Dr David Gifford
The series focuses on a narrow time period of the pandemic during the US COVID surges in the fall of 2020 – a time when cases were rampant throughout the general population, deaths were at their height, and widespread availability of vaccines and treatments did not yet exist. Perhaps most important in regard to nursing homes during this time, providers were pleading with public health officials for resources to help protect their residents and staff, such as testing, personal protective equipment and staffing support, but little aid was provided.
Much has changed since this timeframe, including the distribution of lifesaving vaccines and more readily available supplies, making long-term care facilities much safer. Nearly 90% of nursing home residents are now fully vaccinated, protecting hundreds of thousands from the latest omicron surge when infected residents were four times less likely to succumb to the virus.
Additionally, there is now clearer federal guidance on testingfrequency, isolation protocolsresponding to new variants, the use of masks and much more to help curb the spread of COVID-19 in long-term care.
Nursing homes were not the problem
Independent academic researchers have consistently found that COVID outbreaks in nursing homes were primarily related to the spread of the virus in the surrounding community. These studies found that facility ownership, government ratings and previous citations, including for infection control, were not determining factors for COVID-19 outbreaks in nursing homes.
The truth is that COVID-19 viciously targets our nation’s most vulnerable – the elderly and those with underlying medical conditions – precisely the individuals who reside in America’s nursing homes.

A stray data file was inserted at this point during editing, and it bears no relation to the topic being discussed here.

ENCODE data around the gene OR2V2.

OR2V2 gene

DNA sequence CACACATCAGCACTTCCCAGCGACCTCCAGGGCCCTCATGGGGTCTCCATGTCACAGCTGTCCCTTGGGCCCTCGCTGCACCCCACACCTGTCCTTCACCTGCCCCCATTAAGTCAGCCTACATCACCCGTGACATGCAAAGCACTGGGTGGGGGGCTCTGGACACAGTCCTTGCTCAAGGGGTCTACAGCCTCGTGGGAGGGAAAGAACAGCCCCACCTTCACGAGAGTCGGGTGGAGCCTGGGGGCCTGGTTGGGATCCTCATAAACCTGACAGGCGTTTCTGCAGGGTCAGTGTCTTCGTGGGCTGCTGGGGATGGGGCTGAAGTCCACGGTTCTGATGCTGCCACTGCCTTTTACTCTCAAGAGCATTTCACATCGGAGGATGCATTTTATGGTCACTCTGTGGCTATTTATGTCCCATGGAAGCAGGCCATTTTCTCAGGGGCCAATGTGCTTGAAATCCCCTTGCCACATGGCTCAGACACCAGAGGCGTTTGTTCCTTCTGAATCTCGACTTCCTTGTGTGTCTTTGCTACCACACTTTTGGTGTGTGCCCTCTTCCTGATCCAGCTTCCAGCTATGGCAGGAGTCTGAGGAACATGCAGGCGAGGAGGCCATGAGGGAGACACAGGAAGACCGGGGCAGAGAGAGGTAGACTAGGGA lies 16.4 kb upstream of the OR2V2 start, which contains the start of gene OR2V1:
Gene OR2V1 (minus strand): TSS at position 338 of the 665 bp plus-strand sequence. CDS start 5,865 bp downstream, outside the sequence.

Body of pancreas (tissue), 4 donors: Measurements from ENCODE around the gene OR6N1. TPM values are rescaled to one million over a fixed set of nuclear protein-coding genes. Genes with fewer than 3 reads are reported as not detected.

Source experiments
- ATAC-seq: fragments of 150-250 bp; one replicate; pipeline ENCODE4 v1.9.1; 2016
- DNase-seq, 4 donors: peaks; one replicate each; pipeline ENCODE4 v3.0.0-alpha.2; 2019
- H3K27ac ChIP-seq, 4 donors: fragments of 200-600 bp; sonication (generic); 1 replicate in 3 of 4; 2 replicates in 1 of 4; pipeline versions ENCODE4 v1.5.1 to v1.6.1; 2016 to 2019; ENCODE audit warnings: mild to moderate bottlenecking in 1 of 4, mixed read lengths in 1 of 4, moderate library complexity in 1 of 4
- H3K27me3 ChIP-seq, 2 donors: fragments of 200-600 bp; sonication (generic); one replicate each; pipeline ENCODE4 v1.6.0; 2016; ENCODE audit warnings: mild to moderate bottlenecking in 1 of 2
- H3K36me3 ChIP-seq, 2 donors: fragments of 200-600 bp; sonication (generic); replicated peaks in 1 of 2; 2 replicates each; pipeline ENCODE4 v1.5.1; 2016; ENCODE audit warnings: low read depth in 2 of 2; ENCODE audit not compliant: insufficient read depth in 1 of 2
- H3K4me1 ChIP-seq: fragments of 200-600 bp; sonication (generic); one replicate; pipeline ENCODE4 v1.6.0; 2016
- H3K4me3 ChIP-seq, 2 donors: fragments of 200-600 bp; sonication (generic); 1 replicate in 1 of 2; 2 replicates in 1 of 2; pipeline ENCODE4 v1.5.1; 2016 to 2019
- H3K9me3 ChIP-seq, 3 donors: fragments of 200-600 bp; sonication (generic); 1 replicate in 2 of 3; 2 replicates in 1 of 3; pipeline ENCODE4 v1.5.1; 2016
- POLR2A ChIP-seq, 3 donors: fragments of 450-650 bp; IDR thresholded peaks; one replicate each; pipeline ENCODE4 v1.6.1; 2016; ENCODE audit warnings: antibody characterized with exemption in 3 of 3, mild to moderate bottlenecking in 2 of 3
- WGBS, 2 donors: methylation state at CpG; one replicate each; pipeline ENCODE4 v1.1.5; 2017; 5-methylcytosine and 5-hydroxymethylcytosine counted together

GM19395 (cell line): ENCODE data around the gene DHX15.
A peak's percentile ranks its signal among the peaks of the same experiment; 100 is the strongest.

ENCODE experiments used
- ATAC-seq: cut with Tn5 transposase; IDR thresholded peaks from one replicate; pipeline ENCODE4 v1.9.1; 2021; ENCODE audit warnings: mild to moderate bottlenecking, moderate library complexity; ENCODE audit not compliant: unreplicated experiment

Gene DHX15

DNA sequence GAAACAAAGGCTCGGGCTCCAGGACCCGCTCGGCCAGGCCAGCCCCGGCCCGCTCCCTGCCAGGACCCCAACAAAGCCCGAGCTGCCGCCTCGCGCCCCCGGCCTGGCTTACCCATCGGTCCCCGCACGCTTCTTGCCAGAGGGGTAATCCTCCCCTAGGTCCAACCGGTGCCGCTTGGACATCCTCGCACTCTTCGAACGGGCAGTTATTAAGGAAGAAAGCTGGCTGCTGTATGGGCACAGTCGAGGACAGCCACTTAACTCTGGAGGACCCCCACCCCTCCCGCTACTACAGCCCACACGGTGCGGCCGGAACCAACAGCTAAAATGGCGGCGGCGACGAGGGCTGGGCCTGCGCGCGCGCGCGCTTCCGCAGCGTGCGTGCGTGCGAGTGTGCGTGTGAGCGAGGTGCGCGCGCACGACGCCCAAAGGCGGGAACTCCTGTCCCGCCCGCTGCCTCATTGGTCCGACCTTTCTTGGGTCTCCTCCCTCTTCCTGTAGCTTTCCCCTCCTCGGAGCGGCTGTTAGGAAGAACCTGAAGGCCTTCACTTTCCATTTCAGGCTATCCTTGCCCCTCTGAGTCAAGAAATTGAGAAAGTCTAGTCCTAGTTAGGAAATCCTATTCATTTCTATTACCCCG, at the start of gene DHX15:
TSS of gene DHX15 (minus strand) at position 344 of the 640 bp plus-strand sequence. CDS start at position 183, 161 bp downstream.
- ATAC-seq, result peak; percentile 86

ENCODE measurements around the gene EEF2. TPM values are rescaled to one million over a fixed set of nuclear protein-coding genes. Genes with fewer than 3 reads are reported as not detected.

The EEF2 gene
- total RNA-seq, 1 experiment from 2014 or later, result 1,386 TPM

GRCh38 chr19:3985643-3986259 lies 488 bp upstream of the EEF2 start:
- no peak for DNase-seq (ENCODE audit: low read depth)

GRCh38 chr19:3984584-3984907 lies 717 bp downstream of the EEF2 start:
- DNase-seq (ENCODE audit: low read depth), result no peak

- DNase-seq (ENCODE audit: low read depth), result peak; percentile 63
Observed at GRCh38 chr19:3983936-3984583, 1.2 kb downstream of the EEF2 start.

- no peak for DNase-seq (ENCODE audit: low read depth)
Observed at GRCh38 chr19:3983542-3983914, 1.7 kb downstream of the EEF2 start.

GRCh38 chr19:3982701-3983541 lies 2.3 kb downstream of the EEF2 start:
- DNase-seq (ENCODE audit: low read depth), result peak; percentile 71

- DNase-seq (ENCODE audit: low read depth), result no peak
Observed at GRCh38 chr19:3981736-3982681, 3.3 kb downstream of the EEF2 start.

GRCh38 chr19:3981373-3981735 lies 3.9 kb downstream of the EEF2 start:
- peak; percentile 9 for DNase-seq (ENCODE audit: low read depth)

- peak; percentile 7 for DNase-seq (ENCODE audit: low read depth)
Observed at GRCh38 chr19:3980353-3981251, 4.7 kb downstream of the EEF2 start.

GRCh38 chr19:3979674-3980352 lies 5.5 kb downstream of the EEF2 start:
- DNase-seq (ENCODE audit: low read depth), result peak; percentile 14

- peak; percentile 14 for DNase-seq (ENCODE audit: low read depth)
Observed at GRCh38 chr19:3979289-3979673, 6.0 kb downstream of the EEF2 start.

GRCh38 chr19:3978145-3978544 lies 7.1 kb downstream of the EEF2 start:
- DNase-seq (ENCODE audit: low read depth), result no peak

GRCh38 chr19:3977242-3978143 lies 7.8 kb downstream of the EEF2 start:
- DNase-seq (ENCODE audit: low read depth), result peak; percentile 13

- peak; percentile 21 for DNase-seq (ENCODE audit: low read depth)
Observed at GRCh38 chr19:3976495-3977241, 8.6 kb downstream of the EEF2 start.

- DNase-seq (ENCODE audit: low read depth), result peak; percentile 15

Data from the Centers for Disease Control and Prevention indicates that the risk of mortality for those 85 years and older is 340 times higher than those 18 to 29 years old. The average age of residents in long-term care is 85, and almost everyone has at least one – if not multiple – chronic, medical conditions. And due to this, we saw tragedy in long-term care settings around the globe.
Nursing home providers are committed to learning from this pandemic, but to suggest that our front-line heroes did not do enough to prevent these deaths fails to recognize the nature of this virus as well as how public health officials neglected to direct resources to where the most vulnerable people were living.
To then grade nursing homes on deaths during this window of time is disrespectful to the millions of caregivers who put their lives on the line to protect their residents, who are like family to them.
It’s time we stop placing blame on nursing homes for a once-in-a-century global pandemic. If potential residents and their loved ones are searching for a nursing home, they need to use up-to-date information. Many great tools and resources are already at your disposal, including with the latest COVID-19 data. But the greatest tool of all is visiting a facility in-person to get to know the other residents, staff members, services and, now, COVID protocols.
And together, let’s focus on meaningful solutions that can improve the care residents receive and encourage policymakers to prioritize long-term care for the resources our nation’s seniors deserve.
Dr. David Gifford, a geriatrician, is the chief medical officer at the American Health Care Association and the National Center for Assisted Living.
George is Digismak’s reported cum editor with 13 years of experience in Journalism